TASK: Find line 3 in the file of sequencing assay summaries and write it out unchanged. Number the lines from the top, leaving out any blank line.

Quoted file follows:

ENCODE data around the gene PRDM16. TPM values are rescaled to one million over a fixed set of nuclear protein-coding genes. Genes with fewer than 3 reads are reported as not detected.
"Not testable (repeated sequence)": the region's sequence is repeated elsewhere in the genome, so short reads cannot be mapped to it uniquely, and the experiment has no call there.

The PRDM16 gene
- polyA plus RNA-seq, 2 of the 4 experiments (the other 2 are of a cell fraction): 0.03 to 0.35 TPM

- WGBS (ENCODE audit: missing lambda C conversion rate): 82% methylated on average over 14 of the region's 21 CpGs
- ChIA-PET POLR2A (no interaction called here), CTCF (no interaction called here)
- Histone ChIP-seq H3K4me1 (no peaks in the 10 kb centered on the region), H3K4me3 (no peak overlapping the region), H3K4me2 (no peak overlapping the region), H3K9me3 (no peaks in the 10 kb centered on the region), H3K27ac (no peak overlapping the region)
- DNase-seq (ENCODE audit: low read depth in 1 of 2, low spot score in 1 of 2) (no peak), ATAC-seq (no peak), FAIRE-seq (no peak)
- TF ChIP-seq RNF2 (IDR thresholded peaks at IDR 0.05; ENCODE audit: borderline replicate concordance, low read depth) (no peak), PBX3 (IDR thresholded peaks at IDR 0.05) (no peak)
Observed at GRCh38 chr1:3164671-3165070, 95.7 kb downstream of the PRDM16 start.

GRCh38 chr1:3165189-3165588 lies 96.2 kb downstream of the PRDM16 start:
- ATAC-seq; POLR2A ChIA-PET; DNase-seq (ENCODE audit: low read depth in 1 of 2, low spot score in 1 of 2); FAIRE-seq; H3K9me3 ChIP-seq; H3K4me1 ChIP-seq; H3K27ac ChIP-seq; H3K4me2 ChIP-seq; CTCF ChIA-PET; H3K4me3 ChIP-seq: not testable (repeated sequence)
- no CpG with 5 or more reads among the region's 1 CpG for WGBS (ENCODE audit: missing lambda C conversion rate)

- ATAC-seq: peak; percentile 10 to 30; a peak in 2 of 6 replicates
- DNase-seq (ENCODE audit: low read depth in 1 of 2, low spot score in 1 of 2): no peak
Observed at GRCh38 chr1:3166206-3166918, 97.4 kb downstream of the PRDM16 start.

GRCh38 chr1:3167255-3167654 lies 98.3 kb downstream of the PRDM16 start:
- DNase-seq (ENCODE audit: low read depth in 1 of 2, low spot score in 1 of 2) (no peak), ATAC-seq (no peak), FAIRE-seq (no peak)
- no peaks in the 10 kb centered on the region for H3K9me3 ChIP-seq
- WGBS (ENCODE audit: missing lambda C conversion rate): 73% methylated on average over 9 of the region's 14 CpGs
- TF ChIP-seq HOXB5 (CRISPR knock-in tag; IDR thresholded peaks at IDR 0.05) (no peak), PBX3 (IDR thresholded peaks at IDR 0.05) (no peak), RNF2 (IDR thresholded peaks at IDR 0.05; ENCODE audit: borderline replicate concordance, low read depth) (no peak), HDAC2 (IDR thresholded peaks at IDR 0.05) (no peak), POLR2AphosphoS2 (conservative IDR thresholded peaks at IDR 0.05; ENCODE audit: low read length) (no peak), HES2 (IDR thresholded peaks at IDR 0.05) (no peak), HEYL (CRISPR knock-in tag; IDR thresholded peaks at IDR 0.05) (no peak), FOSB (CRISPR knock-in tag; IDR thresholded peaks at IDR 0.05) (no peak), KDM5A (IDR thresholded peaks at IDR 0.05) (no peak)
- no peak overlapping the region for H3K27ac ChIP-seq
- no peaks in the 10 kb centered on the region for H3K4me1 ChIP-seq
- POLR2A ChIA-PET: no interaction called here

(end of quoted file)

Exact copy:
The PRDM16 gene